By Chiara Spagnoli Gabardi
Whether it’s a whisper of cashmere, a puff of fluffy alpaca or a slip of a silky blended knit, there’s nothing quite like the feeling of a soft, luxurious sweater against naked skin. But do you know how to wash your knitwear naturally? Few of us, it seems, know how to care for luxury fibres naturally.
The result? Shrunken sweaters that would only fit your dog, annoying balls of lint that collect under your armpits, or horror of horrors – moth holes peppering your favourite jumper.
No one knows luxury fibres quite like our friends at cashmere specialist store Chinti and Parker, so we asked them for some tips on how to care for natural sweaters, without having to risk exposure to toxic chemicals from the dry cleaners. Our Care Guide is also beautifully illustrated with Chinti and Parker’s ethically sourced cashmere styles. Most natural fibres have the same care requirements as cashmere, but there are a few tricks, tips and exceptions, so we’ve laid them out for you with each material listed separately.
How To Care For Luxury Fibres Naturally
Chinti and Parker specialise in ethical cashmere, and suggest you hand wash sweaters after every three to four wears, using a delicate liquid detergent in a cold or lukewarm temperature. Avoid washing powders that can get stuck in the delicate fibres and obviously, stay away from bleach. Never use fabric softeners – instead, use a mild organic shampoo or a gentle, low-alkaline soap like Dr Bronner’s. Soak your jumper for quarter of an hour in warm (not hot) water. Rinse it using warm water, squeezing the excess water out, but never wring the item and be careful not to stretch the fabric. Place a light-coloured towel around the garment and roll the it together with the towel to remove any remaining water. Then, lay the item to dry in its natural shape, so you won’t need to iron it – never iron cashmere.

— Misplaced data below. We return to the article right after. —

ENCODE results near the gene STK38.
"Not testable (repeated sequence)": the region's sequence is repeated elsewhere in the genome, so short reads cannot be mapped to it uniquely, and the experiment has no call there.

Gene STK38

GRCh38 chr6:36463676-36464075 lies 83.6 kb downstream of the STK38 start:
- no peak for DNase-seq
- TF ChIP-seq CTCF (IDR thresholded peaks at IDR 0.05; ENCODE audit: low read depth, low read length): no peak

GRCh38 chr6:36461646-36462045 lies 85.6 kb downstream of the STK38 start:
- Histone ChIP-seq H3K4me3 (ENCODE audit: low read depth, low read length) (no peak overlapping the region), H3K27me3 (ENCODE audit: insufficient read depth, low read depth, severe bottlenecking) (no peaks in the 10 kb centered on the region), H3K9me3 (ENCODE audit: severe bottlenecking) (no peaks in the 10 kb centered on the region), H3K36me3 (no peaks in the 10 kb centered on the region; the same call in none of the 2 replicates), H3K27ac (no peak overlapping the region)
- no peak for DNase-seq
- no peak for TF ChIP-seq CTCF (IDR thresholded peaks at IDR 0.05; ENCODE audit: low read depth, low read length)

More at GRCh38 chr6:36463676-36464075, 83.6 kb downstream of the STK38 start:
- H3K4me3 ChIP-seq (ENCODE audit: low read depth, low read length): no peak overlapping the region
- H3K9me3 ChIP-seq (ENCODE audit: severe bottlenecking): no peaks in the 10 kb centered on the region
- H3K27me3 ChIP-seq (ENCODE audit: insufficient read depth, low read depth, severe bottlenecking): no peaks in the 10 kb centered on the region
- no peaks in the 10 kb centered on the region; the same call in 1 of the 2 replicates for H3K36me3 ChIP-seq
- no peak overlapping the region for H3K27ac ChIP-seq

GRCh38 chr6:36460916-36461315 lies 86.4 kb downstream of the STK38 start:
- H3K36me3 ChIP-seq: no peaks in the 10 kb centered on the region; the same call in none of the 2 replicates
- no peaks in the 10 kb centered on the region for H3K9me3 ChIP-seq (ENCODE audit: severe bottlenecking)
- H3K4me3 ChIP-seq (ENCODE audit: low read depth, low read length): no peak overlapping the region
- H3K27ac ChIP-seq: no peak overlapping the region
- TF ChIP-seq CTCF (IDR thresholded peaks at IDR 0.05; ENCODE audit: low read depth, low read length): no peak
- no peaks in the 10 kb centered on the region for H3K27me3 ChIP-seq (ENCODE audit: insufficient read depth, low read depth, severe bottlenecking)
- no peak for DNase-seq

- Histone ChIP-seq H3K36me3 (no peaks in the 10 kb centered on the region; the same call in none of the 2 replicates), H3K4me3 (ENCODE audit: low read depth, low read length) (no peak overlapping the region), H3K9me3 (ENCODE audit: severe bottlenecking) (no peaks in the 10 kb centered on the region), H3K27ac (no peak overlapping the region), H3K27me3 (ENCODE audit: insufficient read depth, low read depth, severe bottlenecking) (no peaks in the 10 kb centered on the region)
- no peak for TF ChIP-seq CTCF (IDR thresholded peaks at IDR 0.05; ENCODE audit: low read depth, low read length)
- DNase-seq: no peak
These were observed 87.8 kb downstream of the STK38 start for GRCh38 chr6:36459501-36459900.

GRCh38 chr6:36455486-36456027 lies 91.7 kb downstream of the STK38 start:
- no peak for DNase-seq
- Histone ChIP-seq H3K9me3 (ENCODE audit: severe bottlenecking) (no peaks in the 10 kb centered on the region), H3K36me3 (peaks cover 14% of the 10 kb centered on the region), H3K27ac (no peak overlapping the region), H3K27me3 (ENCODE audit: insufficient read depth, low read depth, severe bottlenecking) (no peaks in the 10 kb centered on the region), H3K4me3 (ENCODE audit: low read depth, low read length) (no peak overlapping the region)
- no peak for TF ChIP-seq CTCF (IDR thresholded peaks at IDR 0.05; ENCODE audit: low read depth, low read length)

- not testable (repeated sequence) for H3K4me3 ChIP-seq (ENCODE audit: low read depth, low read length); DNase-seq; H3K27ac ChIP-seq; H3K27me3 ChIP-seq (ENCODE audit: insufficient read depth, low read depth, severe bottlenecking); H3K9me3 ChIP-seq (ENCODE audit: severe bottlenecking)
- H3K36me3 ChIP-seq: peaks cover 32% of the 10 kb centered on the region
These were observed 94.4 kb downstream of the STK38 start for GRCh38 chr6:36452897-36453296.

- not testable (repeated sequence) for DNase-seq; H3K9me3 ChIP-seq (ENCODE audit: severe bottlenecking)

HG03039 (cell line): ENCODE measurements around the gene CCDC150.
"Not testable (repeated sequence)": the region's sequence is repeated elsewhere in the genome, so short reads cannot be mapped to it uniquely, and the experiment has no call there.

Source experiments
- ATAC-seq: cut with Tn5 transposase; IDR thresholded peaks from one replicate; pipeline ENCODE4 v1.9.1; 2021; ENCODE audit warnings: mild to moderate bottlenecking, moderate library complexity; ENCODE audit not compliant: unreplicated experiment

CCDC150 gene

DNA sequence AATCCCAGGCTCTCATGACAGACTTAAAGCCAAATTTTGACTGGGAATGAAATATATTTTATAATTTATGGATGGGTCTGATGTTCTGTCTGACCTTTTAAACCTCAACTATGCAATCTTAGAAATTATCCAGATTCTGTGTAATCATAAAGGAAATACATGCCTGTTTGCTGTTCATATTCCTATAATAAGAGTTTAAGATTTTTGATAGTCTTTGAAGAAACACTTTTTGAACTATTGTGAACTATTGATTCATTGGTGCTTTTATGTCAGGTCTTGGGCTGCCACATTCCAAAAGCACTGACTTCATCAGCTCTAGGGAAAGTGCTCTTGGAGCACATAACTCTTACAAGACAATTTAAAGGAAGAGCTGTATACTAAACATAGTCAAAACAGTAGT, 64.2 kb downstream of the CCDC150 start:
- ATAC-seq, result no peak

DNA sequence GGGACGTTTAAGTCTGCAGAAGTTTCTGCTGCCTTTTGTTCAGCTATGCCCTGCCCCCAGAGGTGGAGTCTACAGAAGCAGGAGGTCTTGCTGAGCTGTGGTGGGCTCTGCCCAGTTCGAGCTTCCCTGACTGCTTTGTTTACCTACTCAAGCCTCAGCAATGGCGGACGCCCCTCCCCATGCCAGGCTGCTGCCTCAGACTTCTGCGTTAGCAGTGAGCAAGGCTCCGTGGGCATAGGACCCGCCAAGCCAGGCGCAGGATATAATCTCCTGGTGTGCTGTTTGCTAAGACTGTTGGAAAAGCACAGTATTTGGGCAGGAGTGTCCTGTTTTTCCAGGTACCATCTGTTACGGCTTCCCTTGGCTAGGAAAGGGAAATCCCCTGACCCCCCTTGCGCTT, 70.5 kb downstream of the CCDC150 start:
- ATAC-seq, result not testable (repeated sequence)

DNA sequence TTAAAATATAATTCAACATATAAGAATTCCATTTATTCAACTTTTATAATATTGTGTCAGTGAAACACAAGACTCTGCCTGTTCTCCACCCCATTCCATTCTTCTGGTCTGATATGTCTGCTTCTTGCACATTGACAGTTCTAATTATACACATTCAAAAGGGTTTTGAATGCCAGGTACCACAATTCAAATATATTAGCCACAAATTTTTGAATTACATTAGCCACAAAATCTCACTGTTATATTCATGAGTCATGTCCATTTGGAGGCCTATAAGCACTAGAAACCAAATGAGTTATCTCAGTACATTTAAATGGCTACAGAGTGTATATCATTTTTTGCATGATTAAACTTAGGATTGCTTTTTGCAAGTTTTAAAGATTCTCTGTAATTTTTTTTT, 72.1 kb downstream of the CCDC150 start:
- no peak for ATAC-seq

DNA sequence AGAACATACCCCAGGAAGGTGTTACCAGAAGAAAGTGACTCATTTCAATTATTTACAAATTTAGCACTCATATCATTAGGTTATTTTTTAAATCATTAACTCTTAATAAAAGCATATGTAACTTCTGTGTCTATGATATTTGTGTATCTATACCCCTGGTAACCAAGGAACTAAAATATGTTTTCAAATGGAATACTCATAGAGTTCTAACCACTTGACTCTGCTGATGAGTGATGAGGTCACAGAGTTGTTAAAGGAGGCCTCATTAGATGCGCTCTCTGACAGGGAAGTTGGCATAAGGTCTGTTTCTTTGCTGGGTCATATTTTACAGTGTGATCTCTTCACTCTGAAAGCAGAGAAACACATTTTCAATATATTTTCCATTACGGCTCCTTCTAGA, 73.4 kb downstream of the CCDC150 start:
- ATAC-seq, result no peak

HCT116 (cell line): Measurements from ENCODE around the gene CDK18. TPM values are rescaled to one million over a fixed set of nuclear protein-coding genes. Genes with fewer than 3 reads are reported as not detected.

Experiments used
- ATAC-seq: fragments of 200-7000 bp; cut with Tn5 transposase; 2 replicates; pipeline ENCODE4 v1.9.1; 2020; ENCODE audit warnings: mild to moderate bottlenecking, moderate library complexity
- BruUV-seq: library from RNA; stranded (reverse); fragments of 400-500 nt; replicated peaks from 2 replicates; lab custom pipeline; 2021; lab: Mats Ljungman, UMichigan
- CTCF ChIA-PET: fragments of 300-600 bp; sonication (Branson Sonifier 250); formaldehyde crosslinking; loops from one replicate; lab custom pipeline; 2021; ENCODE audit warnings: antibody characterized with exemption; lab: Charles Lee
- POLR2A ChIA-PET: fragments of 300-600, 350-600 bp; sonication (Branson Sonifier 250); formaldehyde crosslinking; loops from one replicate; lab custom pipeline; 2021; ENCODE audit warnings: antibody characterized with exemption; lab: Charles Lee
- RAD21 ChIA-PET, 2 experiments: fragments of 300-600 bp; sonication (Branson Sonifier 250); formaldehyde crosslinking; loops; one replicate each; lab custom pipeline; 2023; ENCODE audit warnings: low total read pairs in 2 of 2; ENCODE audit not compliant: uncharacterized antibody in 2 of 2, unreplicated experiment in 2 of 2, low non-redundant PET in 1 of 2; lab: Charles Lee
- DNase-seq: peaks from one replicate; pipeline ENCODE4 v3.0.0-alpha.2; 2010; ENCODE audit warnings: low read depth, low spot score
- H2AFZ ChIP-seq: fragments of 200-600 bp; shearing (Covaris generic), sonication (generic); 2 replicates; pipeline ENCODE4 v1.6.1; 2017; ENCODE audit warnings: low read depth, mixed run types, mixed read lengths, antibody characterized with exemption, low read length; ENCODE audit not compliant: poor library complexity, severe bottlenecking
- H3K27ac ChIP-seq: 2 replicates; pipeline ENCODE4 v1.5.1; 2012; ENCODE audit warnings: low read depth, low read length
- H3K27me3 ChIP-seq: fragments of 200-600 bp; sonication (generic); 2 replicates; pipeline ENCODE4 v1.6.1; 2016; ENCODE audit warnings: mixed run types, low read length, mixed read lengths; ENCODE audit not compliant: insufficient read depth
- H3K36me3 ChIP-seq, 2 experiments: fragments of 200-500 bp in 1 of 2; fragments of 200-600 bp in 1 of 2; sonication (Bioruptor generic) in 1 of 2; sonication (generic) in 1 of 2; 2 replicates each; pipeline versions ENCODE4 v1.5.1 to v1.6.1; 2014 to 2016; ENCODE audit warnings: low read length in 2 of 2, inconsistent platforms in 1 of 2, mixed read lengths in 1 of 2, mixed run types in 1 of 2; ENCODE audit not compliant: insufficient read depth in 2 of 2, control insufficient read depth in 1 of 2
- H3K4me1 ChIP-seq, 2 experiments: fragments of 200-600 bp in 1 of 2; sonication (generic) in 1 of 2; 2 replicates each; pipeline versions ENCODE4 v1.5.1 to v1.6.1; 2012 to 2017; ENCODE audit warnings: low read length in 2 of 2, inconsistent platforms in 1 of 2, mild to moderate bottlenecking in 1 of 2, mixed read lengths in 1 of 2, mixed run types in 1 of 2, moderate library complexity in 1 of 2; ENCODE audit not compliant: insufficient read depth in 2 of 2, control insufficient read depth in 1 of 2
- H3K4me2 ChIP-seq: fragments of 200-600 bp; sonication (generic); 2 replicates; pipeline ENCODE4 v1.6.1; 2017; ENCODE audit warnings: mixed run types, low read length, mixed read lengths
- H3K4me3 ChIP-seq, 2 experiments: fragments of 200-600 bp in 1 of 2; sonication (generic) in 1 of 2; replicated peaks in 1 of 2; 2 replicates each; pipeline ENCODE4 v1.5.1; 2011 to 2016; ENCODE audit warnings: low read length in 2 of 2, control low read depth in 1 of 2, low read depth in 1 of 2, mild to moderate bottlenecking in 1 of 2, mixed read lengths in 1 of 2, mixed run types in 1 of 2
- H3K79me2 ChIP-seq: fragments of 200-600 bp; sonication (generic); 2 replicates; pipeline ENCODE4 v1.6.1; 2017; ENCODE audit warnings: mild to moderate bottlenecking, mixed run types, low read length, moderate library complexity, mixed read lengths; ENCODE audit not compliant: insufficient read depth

Store your cashmere – and all natural fibre garments – only when it’s 100% clean; moths love to eat our dead skin cells, sweat and hairs, trapped in the fibres and think it’s a great place for them to lay their eggs (ew, right?) Keep sweaters in a drawer or box with cedar balls, clove, rosemary or lavender sachets, to protect it from any nasty hungry moths – just remember that if you can’t smell the herbs, they’re too old to do their job: ensure the scent is pungent, as that’s what moths hate.
Moths also hate sunlight, so every month or so, take your cashmere stuff out and give it a good shake (to get rid of any potential moth eggs) and lay them out in a sunbeam. If you see holes forming in your clothing, you’ll need to put the garments in plastic bag and stick them in the freezer for at least three days to kill off any living moth eggs or larvae. Then, remove the bags from the freezer and wash the clothes as above.
To store garments during different seasons, plastic zip storage bags are recommendable for moth prevention. If you have a lot of cashmere in your wardrobe, it may be worth investing in a cedar chest to store your garments – these also look lovely at the foot of the bed!
Now, let’s talk about pilling and stains. Pills – those little bobbles of fabric that collect around the armpits of natural fibre sweaters – are a sign of quality, in fact – they indicate a natural material. It’s worth investing in an electric de-bobbler or a cashmere comb to get rid of them, but you can also use a razor to gently shave them off. As for stains, if you spill anything on your clothing, try getting it out first with cold water and a gentle stain remover, and wash as above. If that doesn’t work, you may have to take it to a dry cleaner.